Raising Godly Children

By Mike Willis

Brother Irven Lee has repeatedly cited the example of Lois and Eunice rearing Timothy as a godly child in the midst of great ungodliness. He reminded us that Christian parents should not despair; we can still have a godly family during an ungodly age. The success of Eunice is magnified by the remembrance that her husband was not a believer (Acts 16:3).

The Advantage of Godly Parents

We who have been privileged to be reared by faithful Christians have much for which to be thankful. “A good man leaveth an inheritance to his children’s children” (Prov. 13:22). Unfortunately, some children of godly parents rebel against God and speak derogatorily about their godly parents. “A fool despiseth his father’s instruction” (Prov. 15:5). Wishing to avert responsibility for their choice to disobey God (every individual has free moral agency), these renegades against God try to lay the blame for their ungodliness at the feet of their righteous parents. They say, “I don’t go to church now because mother and daddy made me go when I was little.” Rather than depreciating their parents in my eyes by such a comment, these ungodly children have complimented their parents. Even as their parents taught them the value of education and cleanliness against their childish protests, they also had the wisdom to teach them to worship God. They should thank their parents for this instruction instead of condemning them.

Here are some benefits which I have personally received from having been reared by godly parents:

1. A stable home environment. My father and mother never divorced one another and tore us children apart in trying to win our affection. We could depend upon our home being together throughout our childhood. We were not thrown around to uncles and aunts who did not want us; we were not put in homes to be raised at government expense.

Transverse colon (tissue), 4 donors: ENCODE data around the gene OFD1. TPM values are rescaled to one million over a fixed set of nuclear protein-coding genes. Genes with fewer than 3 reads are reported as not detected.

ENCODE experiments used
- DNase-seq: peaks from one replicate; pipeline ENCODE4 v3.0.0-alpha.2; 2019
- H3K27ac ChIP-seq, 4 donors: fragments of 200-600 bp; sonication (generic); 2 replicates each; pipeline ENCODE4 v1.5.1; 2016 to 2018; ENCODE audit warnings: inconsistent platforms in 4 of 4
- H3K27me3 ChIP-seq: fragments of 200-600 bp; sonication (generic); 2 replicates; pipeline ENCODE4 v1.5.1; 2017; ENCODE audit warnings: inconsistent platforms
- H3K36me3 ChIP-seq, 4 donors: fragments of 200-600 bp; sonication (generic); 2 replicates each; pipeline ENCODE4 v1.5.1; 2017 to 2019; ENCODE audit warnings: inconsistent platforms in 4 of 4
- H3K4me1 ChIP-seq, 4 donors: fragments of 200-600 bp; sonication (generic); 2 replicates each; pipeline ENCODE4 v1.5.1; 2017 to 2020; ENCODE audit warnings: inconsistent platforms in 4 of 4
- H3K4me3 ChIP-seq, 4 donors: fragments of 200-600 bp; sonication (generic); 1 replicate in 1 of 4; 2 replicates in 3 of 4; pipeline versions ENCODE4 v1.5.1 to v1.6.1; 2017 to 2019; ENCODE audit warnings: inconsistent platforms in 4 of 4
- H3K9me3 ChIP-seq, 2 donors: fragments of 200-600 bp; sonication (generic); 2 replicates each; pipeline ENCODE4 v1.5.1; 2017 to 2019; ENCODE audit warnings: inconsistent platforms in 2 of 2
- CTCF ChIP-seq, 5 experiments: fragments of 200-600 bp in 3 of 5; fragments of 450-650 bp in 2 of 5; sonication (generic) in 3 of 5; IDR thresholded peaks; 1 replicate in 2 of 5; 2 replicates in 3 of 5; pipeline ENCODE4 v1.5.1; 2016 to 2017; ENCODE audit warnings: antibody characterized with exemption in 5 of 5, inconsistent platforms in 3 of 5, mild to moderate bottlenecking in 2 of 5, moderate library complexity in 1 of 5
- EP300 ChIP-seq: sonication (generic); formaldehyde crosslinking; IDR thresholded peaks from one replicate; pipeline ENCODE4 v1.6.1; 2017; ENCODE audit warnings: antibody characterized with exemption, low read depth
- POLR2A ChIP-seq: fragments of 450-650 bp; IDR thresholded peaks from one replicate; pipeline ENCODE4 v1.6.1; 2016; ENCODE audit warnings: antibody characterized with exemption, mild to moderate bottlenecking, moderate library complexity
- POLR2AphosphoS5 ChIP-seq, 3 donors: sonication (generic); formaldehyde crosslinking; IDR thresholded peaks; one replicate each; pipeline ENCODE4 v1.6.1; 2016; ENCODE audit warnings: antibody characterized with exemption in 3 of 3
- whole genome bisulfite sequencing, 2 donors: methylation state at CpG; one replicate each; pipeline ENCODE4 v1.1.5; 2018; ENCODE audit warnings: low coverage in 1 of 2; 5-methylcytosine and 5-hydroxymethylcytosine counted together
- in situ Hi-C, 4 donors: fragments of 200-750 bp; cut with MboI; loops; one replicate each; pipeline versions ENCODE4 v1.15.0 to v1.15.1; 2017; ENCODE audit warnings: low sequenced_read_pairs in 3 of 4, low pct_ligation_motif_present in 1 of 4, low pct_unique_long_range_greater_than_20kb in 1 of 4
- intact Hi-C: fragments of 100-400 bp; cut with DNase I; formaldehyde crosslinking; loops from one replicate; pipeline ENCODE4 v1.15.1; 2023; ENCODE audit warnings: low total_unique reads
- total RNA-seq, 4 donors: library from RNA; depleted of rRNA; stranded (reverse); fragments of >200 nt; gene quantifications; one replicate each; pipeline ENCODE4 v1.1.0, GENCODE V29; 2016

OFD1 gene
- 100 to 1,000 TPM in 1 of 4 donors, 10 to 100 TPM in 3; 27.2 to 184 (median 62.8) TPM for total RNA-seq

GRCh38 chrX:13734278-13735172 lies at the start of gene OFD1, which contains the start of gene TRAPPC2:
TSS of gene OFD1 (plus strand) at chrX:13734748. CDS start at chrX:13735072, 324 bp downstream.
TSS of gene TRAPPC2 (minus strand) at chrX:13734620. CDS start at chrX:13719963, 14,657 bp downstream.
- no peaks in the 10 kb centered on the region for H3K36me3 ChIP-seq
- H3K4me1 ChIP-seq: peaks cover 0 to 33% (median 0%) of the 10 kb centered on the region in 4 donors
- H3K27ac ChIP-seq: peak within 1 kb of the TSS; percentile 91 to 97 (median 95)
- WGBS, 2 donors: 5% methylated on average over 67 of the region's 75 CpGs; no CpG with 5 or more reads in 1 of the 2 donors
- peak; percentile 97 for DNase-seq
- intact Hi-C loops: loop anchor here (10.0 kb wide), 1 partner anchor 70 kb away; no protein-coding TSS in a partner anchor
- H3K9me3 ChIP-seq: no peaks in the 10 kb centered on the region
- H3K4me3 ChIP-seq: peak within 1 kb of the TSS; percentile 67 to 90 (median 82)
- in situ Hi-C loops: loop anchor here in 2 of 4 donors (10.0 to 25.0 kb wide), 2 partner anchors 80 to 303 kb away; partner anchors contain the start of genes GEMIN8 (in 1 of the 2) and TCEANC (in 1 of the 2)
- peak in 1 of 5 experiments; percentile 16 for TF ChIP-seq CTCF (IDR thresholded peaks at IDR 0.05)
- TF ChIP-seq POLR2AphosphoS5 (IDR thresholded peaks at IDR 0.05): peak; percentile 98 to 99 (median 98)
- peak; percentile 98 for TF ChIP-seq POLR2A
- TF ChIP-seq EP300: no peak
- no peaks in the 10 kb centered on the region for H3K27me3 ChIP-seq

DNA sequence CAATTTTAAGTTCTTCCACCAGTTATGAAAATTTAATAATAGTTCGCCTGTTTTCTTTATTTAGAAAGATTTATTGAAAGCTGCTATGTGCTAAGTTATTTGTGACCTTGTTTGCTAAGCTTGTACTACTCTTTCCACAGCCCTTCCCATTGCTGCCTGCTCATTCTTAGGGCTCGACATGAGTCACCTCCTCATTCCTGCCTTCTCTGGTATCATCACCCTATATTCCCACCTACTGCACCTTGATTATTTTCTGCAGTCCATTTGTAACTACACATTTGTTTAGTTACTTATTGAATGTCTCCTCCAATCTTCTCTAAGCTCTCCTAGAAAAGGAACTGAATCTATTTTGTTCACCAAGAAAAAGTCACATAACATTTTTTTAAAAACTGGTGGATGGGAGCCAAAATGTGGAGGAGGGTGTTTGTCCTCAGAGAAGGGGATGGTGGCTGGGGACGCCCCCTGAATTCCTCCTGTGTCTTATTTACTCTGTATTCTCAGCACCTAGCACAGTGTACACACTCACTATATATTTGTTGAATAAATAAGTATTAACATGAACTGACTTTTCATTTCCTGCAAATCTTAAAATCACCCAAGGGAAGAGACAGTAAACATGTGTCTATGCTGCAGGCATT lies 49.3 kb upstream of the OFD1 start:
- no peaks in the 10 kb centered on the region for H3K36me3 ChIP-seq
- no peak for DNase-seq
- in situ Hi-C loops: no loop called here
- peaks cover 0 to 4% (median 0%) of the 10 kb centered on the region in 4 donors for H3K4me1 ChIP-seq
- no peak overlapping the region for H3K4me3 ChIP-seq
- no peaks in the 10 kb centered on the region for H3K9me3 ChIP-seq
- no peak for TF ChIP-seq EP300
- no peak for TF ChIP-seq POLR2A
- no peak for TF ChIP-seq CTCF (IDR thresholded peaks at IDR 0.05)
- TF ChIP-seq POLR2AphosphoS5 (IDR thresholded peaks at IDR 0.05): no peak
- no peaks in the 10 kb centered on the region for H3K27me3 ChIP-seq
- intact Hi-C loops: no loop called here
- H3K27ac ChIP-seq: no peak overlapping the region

2. An atmosphere of love. We knew we were loved by our parents. We never witnessed child abuse, either physical or verbal. Being the sixth of seven children, I would probably have been aborted by many of today’s mothers. However, my parents never made me feel unwanted or unloved.

3. An honorable name. Though my parents were never wealthy, the community always respected them as honorable people. “A good name is rather to be chosen than great riches, and loving favor rather than silver and gold” (Prov. 22:1).

4. Training for living. My parents taught me to work, even enjoying much of it while I was doing it. They taught us how to manage money, how to get alone with others, industriousness, and other virtues which enable one to succeed in life.

5. Religious training. My parents also taught us to distinguish right from wrong. They emphasized the role of the Bible in determining right and wrong and then taught us the Bible. How privileged I am to have been reared by Christians who introduced me to Christ, taught me the plan of salvation, showed me the New Testament church, exposed immorality and sinful behavior, exemplified biblical teachings about marriage, etc.

I thank my God in heaven for having been raised by Godfearing parents. May I never blame my failures upon them!

Mistakes Some Parents Make

Not all parents have the same success in rearing godly children. Indeed, some godly parents have children who turn out to be rebellious and disobedient to God. They have done their jobs as parents but the children, sometime under peer influence or something else, choose to live a different lifestyle.

There are some occasions when parents’ mistakes are obvious and result in “provoking children to wrath” (Eph. 6:4) or otherwise making the children unprepared for life. Here are some mistakes which parents make:

1. Too much guidance. Some parents smother their children with too much guidance. Their children are never able to make a decision of their own; they are never allowed to make a mistake and learn from their mistake by suffering its consequences. These children will be immature.